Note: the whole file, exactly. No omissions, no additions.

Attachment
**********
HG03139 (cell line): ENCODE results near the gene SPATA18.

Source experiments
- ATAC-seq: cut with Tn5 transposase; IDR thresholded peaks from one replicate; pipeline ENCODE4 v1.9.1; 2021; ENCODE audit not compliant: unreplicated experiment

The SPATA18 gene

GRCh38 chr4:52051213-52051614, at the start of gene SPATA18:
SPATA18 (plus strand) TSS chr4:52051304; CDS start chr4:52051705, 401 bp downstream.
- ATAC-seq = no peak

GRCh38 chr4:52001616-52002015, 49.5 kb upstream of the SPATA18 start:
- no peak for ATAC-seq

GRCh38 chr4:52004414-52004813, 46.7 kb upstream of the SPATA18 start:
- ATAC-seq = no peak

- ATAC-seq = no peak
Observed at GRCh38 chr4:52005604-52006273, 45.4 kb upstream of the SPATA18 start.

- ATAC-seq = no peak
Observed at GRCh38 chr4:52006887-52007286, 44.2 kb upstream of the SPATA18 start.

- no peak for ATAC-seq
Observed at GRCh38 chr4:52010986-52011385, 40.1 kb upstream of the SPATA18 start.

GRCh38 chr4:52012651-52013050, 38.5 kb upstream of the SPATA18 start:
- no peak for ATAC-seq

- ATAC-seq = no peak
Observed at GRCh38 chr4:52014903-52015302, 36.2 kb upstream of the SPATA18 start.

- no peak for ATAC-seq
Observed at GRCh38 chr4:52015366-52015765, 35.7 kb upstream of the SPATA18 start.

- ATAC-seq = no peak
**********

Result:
HG03139 (cell line): ENCODE results near the gene SPATA18.

Source experiments
- ATAC-seq: cut with Tn5 transposase; IDR thresholded peaks from one replicate; pipeline ENCODE4 v1.9.1; 2021; ENCODE audit not compliant: unreplicated experiment

The SPATA18 gene

GRCh38 chr4:52051213-52051614, at the start of gene SPATA18:
SPATA18 (plus strand) TSS chr4:52051304; CDS start chr4:52051705, 401 bp downstream.
- ATAC-seq = no peak

GRCh38 chr4:52001616-52002015, 49.5 kb upstream of the SPATA18 start:
- no peak for ATAC-seq

GRCh38 chr4:52004414-52004813, 46.7 kb upstream of the SPATA18 start:
- ATAC-seq = no peak

- ATAC-seq = no peak
Observed at GRCh38 chr4:52005604-52006273, 45.4 kb upstream of the SPATA18 start.

- ATAC-seq = no peak
Observed at GRCh38 chr4:52006887-52007286, 44.2 kb upstream of the SPATA18 start.

- no peak for ATAC-seq
Observed at GRCh38 chr4:52010986-52011385, 40.1 kb upstream of the SPATA18 start.

GRCh38 chr4:52012651-52013050, 38.5 kb upstream of the SPATA18 start:
- no peak for ATAC-seq

- ATAC-seq = no peak
Observed at GRCh38 chr4:52014903-52015302, 36.2 kb upstream of the SPATA18 start.

- no peak for ATAC-seq
Observed at GRCh38 chr4:52015366-52015765, 35.7 kb upstream of the SPATA18 start.

- ATAC-seq = no peak